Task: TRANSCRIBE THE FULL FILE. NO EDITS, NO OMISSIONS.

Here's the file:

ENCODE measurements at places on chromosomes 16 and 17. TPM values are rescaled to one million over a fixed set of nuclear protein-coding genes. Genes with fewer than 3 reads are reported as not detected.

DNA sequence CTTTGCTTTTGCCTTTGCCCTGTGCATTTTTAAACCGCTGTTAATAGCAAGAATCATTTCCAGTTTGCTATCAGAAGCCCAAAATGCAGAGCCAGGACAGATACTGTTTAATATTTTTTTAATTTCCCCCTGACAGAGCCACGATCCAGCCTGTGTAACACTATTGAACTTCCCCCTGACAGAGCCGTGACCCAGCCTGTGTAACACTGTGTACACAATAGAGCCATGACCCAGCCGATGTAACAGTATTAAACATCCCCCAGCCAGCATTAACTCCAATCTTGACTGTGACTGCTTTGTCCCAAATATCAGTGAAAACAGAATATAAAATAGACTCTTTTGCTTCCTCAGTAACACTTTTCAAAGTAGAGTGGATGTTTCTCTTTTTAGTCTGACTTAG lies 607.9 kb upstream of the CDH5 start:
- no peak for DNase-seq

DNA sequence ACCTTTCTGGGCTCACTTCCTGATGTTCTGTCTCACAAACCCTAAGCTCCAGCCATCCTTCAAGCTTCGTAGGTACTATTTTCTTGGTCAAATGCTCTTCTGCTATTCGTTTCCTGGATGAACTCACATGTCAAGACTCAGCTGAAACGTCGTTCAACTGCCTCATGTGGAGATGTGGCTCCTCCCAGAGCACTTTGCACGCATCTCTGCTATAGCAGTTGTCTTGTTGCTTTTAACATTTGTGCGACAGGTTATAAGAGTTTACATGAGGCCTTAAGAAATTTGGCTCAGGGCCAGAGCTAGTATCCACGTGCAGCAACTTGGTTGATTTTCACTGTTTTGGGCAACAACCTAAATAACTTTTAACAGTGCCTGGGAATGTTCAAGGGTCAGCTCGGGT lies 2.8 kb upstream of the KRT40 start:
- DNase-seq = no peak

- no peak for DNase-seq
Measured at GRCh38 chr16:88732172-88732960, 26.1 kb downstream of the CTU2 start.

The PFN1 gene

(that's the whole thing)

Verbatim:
ENCODE measurements at places on chromosomes 16 and 17. TPM values are rescaled to one million over a fixed set of nuclear protein-coding genes. Genes with fewer than 3 reads are reported as not detected.

DNA sequence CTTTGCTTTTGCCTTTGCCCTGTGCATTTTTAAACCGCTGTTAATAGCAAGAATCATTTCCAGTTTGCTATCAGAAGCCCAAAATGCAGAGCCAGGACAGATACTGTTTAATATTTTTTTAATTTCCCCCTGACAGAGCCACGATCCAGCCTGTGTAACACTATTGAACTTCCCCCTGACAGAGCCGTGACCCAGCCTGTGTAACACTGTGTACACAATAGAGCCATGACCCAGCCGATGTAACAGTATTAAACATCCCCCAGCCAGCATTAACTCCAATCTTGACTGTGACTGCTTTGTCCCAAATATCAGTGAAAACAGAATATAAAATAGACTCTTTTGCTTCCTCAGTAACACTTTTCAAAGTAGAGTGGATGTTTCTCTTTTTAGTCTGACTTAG lies 607.9 kb upstream of the CDH5 start:
- no peak for DNase-seq

DNA sequence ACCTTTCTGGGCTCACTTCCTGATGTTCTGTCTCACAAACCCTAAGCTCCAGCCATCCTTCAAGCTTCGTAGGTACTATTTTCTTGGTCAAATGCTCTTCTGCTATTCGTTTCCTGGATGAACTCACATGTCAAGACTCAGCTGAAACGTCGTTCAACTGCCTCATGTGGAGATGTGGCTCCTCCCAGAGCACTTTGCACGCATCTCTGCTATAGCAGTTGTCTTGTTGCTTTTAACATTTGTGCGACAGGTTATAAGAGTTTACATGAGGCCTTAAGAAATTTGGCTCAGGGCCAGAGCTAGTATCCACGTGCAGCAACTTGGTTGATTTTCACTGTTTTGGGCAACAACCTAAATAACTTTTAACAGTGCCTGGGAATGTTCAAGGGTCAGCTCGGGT lies 2.8 kb upstream of the KRT40 start:
- DNase-seq = no peak

- no peak for DNase-seq
Measured at GRCh38 chr16:88732172-88732960, 26.1 kb downstream of the CTU2 start.

The PFN1 gene